If you are thinking of trading in or selling your old ride you should hurry. Some analysts think that used car prices are heading into the toilet.
Used vehicle prices might fall by 50% over the next five years, experts at Morgan Stanley predicted. They based their prediction on a high level of trade-ins; and lease returns, and rising interest rates, Seeking Alpha’s Chuck Schultz wrote.
New tech and safety features in upcoming generations of vehicles are likely to lower the appeal of older vehicles, Morgan Stanley analyst Adam Jonas forecast. New tech that might damage vehicle prices includes electric vehicles; improved hybrids and self-driving cars.
Preowned vehicle prices have been falling for some time; the NADA Used Car Guide price index indicates that vehicle prices fell by about 4% during 2016, Bloomberg reported. A major cause of that is the number of leased vehicles returning to dealerships.
Leases coming back to Haunt Detroit and its Customers
The volume of lease returns is expected to increase by around nine percent in 2017, J.D. Power estimated. That means dealers will be flooded with clean late model vehicles in good condition. If this prophecy comes true, it’ll cut the value of trade-ins by around nine percent.
The used-car glut is already hurting car rental companies which depend heavily on vehicle sales as a source of revenue. Hertz Global Holdings (NYSE: HTZ); which has already been hurt badly by competition from Uber and Lyft, reported a net income of just $18 million – despite revenues of $10.67 billion on December 31, 2016.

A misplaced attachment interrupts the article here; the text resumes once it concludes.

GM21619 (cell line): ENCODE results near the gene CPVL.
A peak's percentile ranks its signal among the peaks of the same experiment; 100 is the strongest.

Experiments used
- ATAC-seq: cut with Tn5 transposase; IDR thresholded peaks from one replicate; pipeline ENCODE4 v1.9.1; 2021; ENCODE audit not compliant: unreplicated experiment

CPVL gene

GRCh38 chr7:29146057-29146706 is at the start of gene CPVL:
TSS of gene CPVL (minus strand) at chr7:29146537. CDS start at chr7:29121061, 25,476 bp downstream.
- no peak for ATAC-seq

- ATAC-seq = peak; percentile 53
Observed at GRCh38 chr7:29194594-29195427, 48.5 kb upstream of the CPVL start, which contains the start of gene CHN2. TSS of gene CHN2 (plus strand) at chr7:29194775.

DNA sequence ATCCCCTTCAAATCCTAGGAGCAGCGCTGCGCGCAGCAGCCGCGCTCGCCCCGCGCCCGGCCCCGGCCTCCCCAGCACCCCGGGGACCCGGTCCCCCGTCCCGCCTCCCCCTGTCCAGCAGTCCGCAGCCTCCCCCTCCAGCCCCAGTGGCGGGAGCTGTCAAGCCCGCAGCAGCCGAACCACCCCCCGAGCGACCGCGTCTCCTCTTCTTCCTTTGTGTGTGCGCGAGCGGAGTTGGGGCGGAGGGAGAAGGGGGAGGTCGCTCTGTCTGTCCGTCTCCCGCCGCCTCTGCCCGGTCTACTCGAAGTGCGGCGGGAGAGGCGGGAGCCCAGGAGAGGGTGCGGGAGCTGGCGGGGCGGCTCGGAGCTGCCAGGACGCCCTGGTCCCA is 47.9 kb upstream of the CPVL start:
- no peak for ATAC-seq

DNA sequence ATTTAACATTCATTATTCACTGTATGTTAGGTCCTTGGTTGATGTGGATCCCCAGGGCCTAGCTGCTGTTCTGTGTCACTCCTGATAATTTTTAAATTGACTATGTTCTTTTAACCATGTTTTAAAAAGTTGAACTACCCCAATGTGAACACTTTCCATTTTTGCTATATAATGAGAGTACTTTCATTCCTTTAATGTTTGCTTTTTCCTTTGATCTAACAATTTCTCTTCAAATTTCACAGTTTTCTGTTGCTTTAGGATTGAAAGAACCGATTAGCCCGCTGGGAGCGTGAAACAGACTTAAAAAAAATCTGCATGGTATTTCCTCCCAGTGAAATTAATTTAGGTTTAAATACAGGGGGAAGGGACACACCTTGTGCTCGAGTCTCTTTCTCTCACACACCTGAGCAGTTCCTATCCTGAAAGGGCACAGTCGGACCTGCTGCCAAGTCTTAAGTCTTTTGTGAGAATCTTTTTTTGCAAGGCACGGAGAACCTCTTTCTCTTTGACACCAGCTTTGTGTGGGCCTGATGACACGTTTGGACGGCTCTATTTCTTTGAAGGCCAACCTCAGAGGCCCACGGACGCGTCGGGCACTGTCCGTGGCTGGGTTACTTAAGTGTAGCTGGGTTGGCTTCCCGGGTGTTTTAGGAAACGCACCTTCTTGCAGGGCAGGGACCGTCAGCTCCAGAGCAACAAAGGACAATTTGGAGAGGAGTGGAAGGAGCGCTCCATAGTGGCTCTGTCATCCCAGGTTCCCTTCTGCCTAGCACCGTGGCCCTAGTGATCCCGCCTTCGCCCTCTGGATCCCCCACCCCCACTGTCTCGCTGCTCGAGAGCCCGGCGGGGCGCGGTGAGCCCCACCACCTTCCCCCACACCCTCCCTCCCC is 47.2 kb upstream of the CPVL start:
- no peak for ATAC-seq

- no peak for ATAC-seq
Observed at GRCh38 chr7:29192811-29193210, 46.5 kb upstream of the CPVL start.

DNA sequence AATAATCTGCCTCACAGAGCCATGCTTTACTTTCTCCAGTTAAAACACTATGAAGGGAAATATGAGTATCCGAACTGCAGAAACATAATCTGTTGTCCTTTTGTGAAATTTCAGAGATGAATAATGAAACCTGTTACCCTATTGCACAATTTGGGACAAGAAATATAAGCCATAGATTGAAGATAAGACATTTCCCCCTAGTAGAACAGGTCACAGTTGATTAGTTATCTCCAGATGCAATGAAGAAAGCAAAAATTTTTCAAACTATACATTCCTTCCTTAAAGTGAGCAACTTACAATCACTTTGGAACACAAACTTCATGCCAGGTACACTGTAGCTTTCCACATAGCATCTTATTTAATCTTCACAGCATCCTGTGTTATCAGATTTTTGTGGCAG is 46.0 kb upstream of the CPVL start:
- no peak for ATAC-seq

Also feeling the heat are automakers like Ford (NYSE: F) that specialize in sales to middle and working class customers. Much of their sales boom in recent years has been generated by leases. Ford reported generating $7.458 billion in financing during fourth quarter 2016, much of that money came from leasing.
A big problem that companies like Ford will face is a flood of lower cost late model used cars on the market. That will give customers a strong incentive to buy used and lead to a lot of great deals.
A related problem is that a large percentage of the car trade-ins (32%) were “underwater data from Edmunds and Morgan Stanley Research uncovered by Zero Hedge indicates. That means the value of the vehicles was less than the amount owed on the loan.
That’s a big problem for finance companies, automakers, lenders and dealers because they often end up eating the loan to get the sale. It also means that some buyers might not be able to trade their vehicles. A final problem is that many dealers will not be able to make money off used cars.
It looks like it’s a lousy time to sell a used car, but it will soon be a good time to go shopping for preowned vehicles. A buyer’s market is just around the corner, and a lot of people are going to be able to pick some great older cars and trucks at terrific prices. So it might be a good idea to put off your used car shopping trip for a year or so.